Organuary might be the not so offal alternative to Veganuary you’re looking for

January is a time for setting resolutions and one of the most popular trends over the past few years has been Veganuary, where people adopt a vegan diet for one month.

Veganism, a diet where no animal products are consumed, has become increasingly popular due to its environmental claims and the trend for clean living.

But this year there’s a new food-fad in town: Organuary. It’s a movement with the aim of reducing waste and rediscovering a long-lost component of our diets, offal.

Eating organs may not appeal to avocado worshipping millennials, yet it provides us with nutritionally dense food, is cheap and is an environmentally friendly way of consuming meat.

Sam Feltham, the director of the Public Health Collaboration, the charity which runs Organuary, came up with the idea last year.

“Our consumption of offal has reduced 10 fold since 1974 so we’re on a bit of a mission to try and increase it, because its been in our diets throughout our evolution, so its probably a good idea to keep it in and there’s many reasons for that,” says Sam.

“Firstly, they’re very nutrient dense foods, particularly things like liver. Secondly, if we use more of the animal then we massively reduce waste, also it increases the bottom line for all the farmers.”

If offal has so many benefits, then why have we stopped consuming it?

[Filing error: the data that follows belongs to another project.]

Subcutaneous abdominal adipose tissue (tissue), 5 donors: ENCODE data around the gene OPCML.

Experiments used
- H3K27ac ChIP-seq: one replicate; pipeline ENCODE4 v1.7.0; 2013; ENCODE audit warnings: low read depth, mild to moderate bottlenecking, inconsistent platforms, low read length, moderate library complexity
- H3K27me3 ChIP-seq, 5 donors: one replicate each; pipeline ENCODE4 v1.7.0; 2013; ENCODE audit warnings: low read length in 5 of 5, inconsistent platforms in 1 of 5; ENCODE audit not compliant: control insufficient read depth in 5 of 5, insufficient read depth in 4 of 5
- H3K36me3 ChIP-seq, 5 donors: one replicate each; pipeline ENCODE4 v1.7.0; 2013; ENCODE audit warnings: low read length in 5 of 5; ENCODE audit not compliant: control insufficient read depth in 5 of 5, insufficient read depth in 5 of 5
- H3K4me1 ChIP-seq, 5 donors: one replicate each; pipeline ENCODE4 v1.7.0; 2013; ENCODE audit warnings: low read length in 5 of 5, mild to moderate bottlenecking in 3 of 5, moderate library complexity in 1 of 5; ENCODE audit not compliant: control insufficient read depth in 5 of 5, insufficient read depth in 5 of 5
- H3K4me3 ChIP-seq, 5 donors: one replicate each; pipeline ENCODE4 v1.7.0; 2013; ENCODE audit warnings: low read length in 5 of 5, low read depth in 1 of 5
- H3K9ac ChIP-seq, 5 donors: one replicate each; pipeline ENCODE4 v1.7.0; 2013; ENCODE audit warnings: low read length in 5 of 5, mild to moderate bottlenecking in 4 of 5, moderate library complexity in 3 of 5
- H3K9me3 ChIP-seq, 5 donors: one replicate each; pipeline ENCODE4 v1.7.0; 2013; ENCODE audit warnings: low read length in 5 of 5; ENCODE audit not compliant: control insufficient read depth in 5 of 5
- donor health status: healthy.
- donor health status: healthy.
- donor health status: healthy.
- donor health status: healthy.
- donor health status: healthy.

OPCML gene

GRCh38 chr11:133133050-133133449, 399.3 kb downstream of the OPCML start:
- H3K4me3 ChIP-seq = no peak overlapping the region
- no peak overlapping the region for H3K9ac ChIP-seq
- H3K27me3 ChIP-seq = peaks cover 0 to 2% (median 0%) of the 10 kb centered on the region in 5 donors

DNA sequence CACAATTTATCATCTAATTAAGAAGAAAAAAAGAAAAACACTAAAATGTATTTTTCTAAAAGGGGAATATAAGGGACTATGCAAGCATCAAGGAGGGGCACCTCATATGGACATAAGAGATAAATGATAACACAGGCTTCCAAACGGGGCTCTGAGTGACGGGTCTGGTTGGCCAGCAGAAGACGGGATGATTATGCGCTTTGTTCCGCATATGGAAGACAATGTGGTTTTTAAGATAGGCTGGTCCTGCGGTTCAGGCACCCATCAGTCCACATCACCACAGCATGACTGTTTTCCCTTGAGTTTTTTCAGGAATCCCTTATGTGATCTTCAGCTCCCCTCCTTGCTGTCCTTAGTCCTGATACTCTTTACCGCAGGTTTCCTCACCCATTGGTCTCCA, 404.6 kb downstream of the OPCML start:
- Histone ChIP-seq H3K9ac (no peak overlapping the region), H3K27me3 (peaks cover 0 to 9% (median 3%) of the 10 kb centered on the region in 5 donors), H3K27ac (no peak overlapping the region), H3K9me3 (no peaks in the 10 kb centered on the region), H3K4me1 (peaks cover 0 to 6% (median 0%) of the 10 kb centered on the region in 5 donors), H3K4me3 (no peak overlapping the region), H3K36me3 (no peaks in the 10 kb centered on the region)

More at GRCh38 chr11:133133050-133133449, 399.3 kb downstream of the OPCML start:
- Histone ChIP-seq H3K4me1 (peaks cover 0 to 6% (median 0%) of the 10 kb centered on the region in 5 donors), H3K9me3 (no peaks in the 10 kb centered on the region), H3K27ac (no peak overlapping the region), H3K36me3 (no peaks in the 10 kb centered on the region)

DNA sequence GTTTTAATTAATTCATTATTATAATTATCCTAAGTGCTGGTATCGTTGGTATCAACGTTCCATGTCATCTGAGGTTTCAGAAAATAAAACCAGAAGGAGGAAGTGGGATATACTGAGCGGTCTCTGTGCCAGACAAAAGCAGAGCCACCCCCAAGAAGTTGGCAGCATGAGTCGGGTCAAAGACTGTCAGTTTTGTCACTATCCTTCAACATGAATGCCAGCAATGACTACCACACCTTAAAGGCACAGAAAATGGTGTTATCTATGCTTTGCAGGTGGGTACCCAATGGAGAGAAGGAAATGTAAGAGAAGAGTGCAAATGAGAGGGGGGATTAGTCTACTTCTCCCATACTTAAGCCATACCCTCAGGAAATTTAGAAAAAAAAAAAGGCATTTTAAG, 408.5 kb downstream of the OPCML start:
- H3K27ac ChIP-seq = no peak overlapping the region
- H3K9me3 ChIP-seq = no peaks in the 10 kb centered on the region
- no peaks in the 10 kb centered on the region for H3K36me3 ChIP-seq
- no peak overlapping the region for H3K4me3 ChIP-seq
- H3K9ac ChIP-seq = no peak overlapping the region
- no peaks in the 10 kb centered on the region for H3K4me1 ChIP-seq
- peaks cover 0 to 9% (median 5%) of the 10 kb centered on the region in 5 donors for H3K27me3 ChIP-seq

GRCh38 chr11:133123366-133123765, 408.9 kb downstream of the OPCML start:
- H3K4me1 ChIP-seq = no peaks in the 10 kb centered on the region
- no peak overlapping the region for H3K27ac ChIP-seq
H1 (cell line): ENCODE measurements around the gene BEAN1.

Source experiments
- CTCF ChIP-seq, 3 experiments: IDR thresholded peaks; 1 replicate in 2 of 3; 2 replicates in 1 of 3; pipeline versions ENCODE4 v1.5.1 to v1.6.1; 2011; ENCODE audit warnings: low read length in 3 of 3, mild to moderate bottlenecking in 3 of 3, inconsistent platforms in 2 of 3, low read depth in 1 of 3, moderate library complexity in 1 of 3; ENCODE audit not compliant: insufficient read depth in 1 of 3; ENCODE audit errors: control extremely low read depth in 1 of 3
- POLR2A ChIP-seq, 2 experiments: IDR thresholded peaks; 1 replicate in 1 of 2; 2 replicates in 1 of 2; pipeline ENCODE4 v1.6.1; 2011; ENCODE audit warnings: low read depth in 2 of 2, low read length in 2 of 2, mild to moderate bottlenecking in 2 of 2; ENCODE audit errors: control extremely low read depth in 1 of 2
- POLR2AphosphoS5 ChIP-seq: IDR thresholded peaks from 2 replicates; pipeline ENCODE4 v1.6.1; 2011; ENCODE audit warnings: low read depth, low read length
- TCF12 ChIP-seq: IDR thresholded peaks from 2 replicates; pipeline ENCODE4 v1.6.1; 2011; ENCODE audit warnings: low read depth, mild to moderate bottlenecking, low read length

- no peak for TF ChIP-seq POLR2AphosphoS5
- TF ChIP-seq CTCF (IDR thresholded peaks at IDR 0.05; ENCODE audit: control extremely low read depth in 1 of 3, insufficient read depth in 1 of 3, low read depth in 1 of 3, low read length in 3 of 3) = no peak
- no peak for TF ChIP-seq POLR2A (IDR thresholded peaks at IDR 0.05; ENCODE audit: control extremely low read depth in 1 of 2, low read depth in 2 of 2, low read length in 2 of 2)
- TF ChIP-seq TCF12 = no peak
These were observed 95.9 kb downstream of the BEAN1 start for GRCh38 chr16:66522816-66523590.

“It feels like its stuff that should go in the bin because we haven’t been eating it when we were kids,” says Sam.

“The baby boomer generation are very acceptant of offal, but then it fell out of favour probably because it is less pleasing to the eye.

“If we try and introduce a culture that it’s part of everyday life to our children then people won’t bat an eye lid to having liver, kidneys or heart.

“A good idea is to try and put offal into meals you already do. So, for instance, if you’re making a Bolognese of some kind then you can actually mix pâté into the sauce.”

Sam is quick to stress that Organuary is not in competition with Veganuary, more that it is another option for people to consider.

“From our perspective we’re omnivores, and in order to respect the life that was given we should certainly eat the whole of the animal.”

Another reason to introduce offal into our diets are the benefits it brings to the local community. Afterall, if we’re trying to be more environmentally friendly then ‘food miles’ is something that should be considered.

Buying offal helps local butchers as it’s not something you can get as easily from the supermarket.

Lee Horsley Frost, who is the Operations Director for WH Frost Butchers in Chorlton, is an advocate of Organuary.

“A lot of the butchery we undertake is full carcass, so you obviously get the heart, the liver, all the offal skirt or the hanger steak, the kidneys.

“We promote it, we sell a huge amount of offal, organs, trotters and tripe. Everything that comes out of the body that you wouldn’t think people would eat we do promote, and we do sell a lot.”

Many people may be wary of cooking and eating offal, but your local butcher can give you advice on how best to prepare it, as Lee explains.

“If you cook liver for a long time it goes hard and chewy and awful so it needs to be well seasoned, well prepared, and then cooked so it’s slightly pink, and it’ll be very soft and lovely.

“I think a lot of people have had badly cooked offal in the past and that’s what puts them off.”

And what if you’re a meat eater and still unsure about offal? Lee has some food for thought.

“Some people find it a bit squeamish to eat those parts of the animals, well they shouldn’t really be eating the other parts, should they? You should respect the animal and eat all of it, every part, or at least try.”

All images courtesy of Lee Horsley Frost, with thanks

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